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Old 06-18-2013, 01:49 PM   #77716
DockingPilot
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Location: Andover, N.J.
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Quote:
Originally Posted by dman View Post
i snapped the hub boss torquing the center nut. 36 ft-lbs I believe, a bit more than 10 NM. Or do I have the wrong spec?
No, I am wrong. I meant the pressure plate spring bosses. Here is the inboard side of what I thought you were referring to.


And the outboard side
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Old 06-18-2013, 02:31 PM   #77717
Emmbeedee
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Quote:
Originally Posted by bross View Post
Are you running the Dakar or the regular E-07?
Regular; not Dakar.
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Old 06-18-2013, 02:46 PM   #77718
eakins
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Location: Fort Collins, Colorado
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Quote:
Originally Posted by Tman00 View Post
I need a good 50/50 tire or as close as I can get. I do enough street riding that a full blown dirt tire won't last long. i know it is all a compromise,but just looking for some feed back from people who have tried this route.
shinko 244 in 5.10 (130) is a great 50/50 tire for the price
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Old 06-18-2013, 02:48 PM   #77719
eakins
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Joined: May 2002
Location: Fort Collins, Colorado
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Quote:
Originally Posted by ER70S-2 View Post
Shinko: 705 (mostly street)
Shinko: 700 or 244. These two seem to do the same job, I'm unsure why they make both. I've been running the 5:10-17 244 and like it.

I don't ride mud or much sand, the rear tire is rarely an issue for me. Stolen quote: "Which rear tire?..........something round and black."

I've recently switched to a DOT knobby on the front and although they wear out pretty quick, I sure like 'em.
they have both as Shinko buys old molds and produces tire.
i've tried the 700 and the 244 was much better in the dirt.
the 700 did not last very long IMO.

money no object would be a Mefo Explorer rear.
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Old 06-18-2013, 02:50 PM   #77720
eakins
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Quote:
Originally Posted by Emmbeedee View Post
I really like the Mitas E-07 set I have now. But I have no idea where you are so it may not be available to you.
we can buy them from MX1 Canada but it's $$$ after shipping.
Mitas corp has said (to me via email) they are working on a US channel supply.
Read the humorous vendor thread from Daniel.
Much of the world gets Mitas and that E07 has proven a very high mileage rear DS tire.
The guys from OZ love em.
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Old 06-18-2013, 03:11 PM   #77721
DockingPilot
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Ive used the Mitas E07 on my F800 exclusively. It was really good and lasted about 3,500-4k miles.
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Old 06-18-2013, 03:51 PM   #77722
Adv Grifter
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Joined: Jan 2010
Location: Passing ADV Stalkers in California
Oddometer: 6,128
Quote:
Originally Posted by Tman00 View Post
I need a good 50/50 tire or as close as I can get. I do enough street riding that a full blown dirt tire won't last long. i know it is all a compromise,but just looking for some feed back from people who have tried this route.
Quote:
Originally Posted by eakins View Post
shinko 244 in 5.10 (130) is a great 50/50 tire for the price
I agree. If you are on a budget the Shinko 244 is very hard to beat. Kenda 270 is similar. I'm running a 244 rear now and like it fine for street and moderate off road. Cheap and wears pretty well too.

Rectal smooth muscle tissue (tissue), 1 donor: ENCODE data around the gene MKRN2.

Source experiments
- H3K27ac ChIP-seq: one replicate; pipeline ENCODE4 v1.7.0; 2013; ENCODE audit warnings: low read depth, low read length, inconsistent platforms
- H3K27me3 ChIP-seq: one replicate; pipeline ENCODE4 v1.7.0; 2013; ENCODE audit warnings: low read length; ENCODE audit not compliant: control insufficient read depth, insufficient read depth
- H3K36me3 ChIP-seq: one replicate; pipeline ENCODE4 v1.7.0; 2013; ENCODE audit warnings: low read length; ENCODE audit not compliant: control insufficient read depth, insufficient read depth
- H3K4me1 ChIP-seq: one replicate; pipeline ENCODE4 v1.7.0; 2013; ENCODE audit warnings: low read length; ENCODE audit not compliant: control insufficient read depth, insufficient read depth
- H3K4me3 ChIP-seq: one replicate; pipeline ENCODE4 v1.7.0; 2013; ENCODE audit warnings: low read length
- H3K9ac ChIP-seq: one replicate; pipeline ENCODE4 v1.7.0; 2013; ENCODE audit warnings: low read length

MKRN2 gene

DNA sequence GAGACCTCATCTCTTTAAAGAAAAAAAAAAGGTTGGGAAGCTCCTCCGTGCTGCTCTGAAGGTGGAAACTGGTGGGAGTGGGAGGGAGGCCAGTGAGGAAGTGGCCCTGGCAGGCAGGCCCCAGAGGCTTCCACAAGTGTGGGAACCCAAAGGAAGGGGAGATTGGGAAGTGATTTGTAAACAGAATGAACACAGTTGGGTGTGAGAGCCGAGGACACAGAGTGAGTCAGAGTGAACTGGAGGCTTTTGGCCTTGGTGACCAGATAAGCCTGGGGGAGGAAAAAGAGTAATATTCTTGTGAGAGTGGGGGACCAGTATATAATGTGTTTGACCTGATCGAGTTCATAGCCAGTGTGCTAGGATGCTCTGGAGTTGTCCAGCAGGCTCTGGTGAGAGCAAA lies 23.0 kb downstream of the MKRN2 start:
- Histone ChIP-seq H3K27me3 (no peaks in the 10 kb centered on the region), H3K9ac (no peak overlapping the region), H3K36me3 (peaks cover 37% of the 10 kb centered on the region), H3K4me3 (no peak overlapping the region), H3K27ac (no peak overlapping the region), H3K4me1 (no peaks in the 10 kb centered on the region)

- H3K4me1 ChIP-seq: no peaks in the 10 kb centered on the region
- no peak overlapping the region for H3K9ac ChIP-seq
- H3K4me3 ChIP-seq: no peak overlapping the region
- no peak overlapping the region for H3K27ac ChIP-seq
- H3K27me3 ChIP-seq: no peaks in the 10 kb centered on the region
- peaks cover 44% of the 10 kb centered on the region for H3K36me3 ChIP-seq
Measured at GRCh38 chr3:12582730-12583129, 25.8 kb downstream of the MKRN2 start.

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Old 06-18-2013, 03:56 PM   #77723
8gv
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Joined: Nov 2009
Location: North central CT
Oddometer: 2,115
Good news:
I loctited and torqued my primary nut.

Bad news:
To keep the crank from turning I put a board in my rear spokes.

Worse news:
I didn't put it in fifth gear before taking off the clutch cover and could only get second.

Even worse news:
The massive strength of my arms on the torque wrench was too much for one of my spokes. It broke off the nipple. Now I have half the nipple in the rim and half on my spoke.

Really bad news:
Suzuki wants me to buy a spoke set for $65!

Does anyone here know how to make this better cheaply?
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Old 06-18-2013, 05:00 PM   #77724
Rusty Rocket
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Joined: Dec 2005
Location: Northcentral CT
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Quote:
Originally Posted by 8gv View Post
Good news:
I loctited and torqued my primary nut.



Really bad news:
Suzuki wants me to buy a spoke set for $65!

Does anyone here know how to make this better cheaply?
check your PMs
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Old 06-18-2013, 05:24 PM   #77725
thump!
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Joined: Jan 2007
Location: Northeast Tennessee
Oddometer: 653
Quote:
Originally Posted by 8gv View Post
Good news:
I loctited and torqued my primary nut.

Bad news:
To keep the crank from turning I put a board in my rear spokes.

Worse news:
I didn't put it in fifth gear before taking off the clutch cover and could only get second.

Even worse news:
The massive strength of my arms on the torque wrench was too much for one of my spokes. It broke off the nipple. Now I have half the nipple in the rim and half on my spoke.

Really bad news:
Suzuki wants me to buy a spoke set for $65!

Does anyone here know how to make this better cheaply?
I did this once. Duh! Fortunately a local independent shop had replacement spoke nipples. I think I paid $1 for two.
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Old 06-18-2013, 06:10 PM   #77726
PPCLI-Jim
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Joined: Feb 2012
Location: Victoria BC where I ride year round.
Oddometer: 223
Quote:
Originally Posted by eakins View Post
we can buy them from MX1 Canada but it's $$$ after shipping.
Mitas corp has said (to me via email) they are working on a US channel supply.
Read the humorous vendor thread from Daniel.
Much of the world gets Mitas and that E07 has proven a very high mileage rear DS tire.
The guys from OZ love em.